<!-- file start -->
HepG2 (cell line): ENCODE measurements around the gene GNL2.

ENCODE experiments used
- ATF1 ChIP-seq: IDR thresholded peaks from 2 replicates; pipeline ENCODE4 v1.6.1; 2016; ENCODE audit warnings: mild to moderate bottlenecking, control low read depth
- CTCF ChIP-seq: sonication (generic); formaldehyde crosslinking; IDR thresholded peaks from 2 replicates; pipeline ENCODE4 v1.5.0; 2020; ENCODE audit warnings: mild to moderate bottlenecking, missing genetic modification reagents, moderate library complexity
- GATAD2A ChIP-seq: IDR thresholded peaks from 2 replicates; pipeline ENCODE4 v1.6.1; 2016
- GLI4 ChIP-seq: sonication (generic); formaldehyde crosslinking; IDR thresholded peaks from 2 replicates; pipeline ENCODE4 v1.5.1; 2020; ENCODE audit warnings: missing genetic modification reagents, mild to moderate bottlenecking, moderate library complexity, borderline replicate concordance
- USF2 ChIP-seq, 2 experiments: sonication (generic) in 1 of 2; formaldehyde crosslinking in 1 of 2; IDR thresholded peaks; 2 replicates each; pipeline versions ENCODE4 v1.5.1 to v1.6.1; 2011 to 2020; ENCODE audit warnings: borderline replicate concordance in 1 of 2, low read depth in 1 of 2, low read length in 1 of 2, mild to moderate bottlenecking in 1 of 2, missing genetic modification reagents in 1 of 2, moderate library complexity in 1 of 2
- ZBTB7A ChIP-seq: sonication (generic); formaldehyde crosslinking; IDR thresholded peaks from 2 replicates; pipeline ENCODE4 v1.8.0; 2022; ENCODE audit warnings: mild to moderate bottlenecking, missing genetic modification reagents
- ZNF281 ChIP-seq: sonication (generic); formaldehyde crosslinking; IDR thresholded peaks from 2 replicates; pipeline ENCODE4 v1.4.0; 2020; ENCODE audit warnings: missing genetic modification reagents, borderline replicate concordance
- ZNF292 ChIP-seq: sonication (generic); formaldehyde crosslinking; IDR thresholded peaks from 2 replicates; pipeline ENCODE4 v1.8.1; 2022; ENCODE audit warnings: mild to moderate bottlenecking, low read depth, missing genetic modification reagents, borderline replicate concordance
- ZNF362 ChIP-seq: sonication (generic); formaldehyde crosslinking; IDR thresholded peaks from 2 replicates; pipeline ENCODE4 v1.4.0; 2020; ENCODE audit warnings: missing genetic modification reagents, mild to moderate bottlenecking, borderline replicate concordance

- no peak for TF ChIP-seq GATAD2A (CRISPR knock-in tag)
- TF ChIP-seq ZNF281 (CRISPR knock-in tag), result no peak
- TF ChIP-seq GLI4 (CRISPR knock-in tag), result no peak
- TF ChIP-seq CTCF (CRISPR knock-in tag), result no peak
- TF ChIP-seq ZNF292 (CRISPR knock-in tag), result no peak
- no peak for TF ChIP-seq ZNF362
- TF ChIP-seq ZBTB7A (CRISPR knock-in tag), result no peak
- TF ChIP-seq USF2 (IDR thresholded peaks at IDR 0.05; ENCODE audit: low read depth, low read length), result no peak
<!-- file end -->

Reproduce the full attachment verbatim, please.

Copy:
HepG2 (cell line): ENCODE measurements around the gene GNL2.

ENCODE experiments used
- ATF1 ChIP-seq: IDR thresholded peaks from 2 replicates; pipeline ENCODE4 v1.6.1; 2016; ENCODE audit warnings: mild to moderate bottlenecking, control low read depth
- CTCF ChIP-seq: sonication (generic); formaldehyde crosslinking; IDR thresholded peaks from 2 replicates; pipeline ENCODE4 v1.5.0; 2020; ENCODE audit warnings: mild to moderate bottlenecking, missing genetic modification reagents, moderate library complexity
- GATAD2A ChIP-seq: IDR thresholded peaks from 2 replicates; pipeline ENCODE4 v1.6.1; 2016
- GLI4 ChIP-seq: sonication (generic); formaldehyde crosslinking; IDR thresholded peaks from 2 replicates; pipeline ENCODE4 v1.5.1; 2020; ENCODE audit warnings: missing genetic modification reagents, mild to moderate bottlenecking, moderate library complexity, borderline replicate concordance
- USF2 ChIP-seq, 2 experiments: sonication (generic) in 1 of 2; formaldehyde crosslinking in 1 of 2; IDR thresholded peaks; 2 replicates each; pipeline versions ENCODE4 v1.5.1 to v1.6.1; 2011 to 2020; ENCODE audit warnings: borderline replicate concordance in 1 of 2, low read depth in 1 of 2, low read length in 1 of 2, mild to moderate bottlenecking in 1 of 2, missing genetic modification reagents in 1 of 2, moderate library complexity in 1 of 2
- ZBTB7A ChIP-seq: sonication (generic); formaldehyde crosslinking; IDR thresholded peaks from 2 replicates; pipeline ENCODE4 v1.8.0; 2022; ENCODE audit warnings: mild to moderate bottlenecking, missing genetic modification reagents
- ZNF281 ChIP-seq: sonication (generic); formaldehyde crosslinking; IDR thresholded peaks from 2 replicates; pipeline ENCODE4 v1.4.0; 2020; ENCODE audit warnings: missing genetic modification reagents, borderline replicate concordance
- ZNF292 ChIP-seq: sonication (generic); formaldehyde crosslinking; IDR thresholded peaks from 2 replicates; pipeline ENCODE4 v1.8.1; 2022; ENCODE audit warnings: mild to moderate bottlenecking, low read depth, missing genetic modification reagents, borderline replicate concordance
- ZNF362 ChIP-seq: sonication (generic); formaldehyde crosslinking; IDR thresholded peaks from 2 replicates; pipeline ENCODE4 v1.4.0; 2020; ENCODE audit warnings: missing genetic modification reagents, mild to moderate bottlenecking, borderline replicate concordance

- no peak for TF ChIP-seq GATAD2A (CRISPR knock-in tag)
- TF ChIP-seq ZNF281 (CRISPR knock-in tag), result no peak
- TF ChIP-seq GLI4 (CRISPR knock-in tag), result no peak
- TF ChIP-seq CTCF (CRISPR knock-in tag), result no peak
- TF ChIP-seq ZNF292 (CRISPR knock-in tag), result no peak
- no peak for TF ChIP-seq ZNF362
- TF ChIP-seq ZBTB7A (CRISPR knock-in tag), result no peak
- TF ChIP-seq USF2 (IDR thresholded peaks at IDR 0.05; ENCODE audit: low read depth, low read length), result no peak